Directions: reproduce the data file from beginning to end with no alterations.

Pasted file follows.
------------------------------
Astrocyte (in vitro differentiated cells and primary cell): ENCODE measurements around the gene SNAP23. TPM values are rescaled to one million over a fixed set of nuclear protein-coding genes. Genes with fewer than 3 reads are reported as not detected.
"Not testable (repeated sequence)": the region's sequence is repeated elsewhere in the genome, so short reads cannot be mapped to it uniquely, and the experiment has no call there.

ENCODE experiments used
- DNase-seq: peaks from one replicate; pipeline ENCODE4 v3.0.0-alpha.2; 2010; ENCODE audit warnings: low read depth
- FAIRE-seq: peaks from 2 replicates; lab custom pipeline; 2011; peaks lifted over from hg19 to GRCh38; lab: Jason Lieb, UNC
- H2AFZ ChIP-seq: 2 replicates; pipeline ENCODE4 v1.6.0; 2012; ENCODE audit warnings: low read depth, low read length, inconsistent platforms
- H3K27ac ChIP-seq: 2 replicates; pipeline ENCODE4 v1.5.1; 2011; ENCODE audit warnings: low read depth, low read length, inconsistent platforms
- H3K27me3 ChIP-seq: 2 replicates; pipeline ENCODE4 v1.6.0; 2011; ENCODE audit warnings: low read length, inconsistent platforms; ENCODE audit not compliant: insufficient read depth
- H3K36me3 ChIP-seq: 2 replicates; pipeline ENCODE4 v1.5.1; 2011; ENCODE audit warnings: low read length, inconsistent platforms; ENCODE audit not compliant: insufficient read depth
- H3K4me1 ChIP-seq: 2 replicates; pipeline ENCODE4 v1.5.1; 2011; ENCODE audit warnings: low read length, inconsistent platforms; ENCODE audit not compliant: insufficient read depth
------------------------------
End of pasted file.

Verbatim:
Astrocyte (in vitro differentiated cells and primary cell): ENCODE measurements around the gene SNAP23. TPM values are rescaled to one million over a fixed set of nuclear protein-coding genes. Genes with fewer than 3 reads are reported as not detected.
"Not testable (repeated sequence)": the region's sequence is repeated elsewhere in the genome, so short reads cannot be mapped to it uniquely, and the experiment has no call there.

ENCODE experiments used
- DNase-seq: peaks from one replicate; pipeline ENCODE4 v3.0.0-alpha.2; 2010; ENCODE audit warnings: low read depth
- FAIRE-seq: peaks from 2 replicates; lab custom pipeline; 2011; peaks lifted over from hg19 to GRCh38; lab: Jason Lieb, UNC
- H2AFZ ChIP-seq: 2 replicates; pipeline ENCODE4 v1.6.0; 2012; ENCODE audit warnings: low read depth, low read length, inconsistent platforms
- H3K27ac ChIP-seq: 2 replicates; pipeline ENCODE4 v1.5.1; 2011; ENCODE audit warnings: low read depth, low read length, inconsistent platforms
- H3K27me3 ChIP-seq: 2 replicates; pipeline ENCODE4 v1.6.0; 2011; ENCODE audit warnings: low read length, inconsistent platforms; ENCODE audit not compliant: insufficient read depth
- H3K36me3 ChIP-seq: 2 replicates; pipeline ENCODE4 v1.5.1; 2011; ENCODE audit warnings: low read length, inconsistent platforms; ENCODE audit not compliant: insufficient read depth
- H3K4me1 ChIP-seq: 2 replicates; pipeline ENCODE4 v1.5.1; 2011; ENCODE audit warnings: low read length, inconsistent platforms; ENCODE audit not compliant: insufficient read depth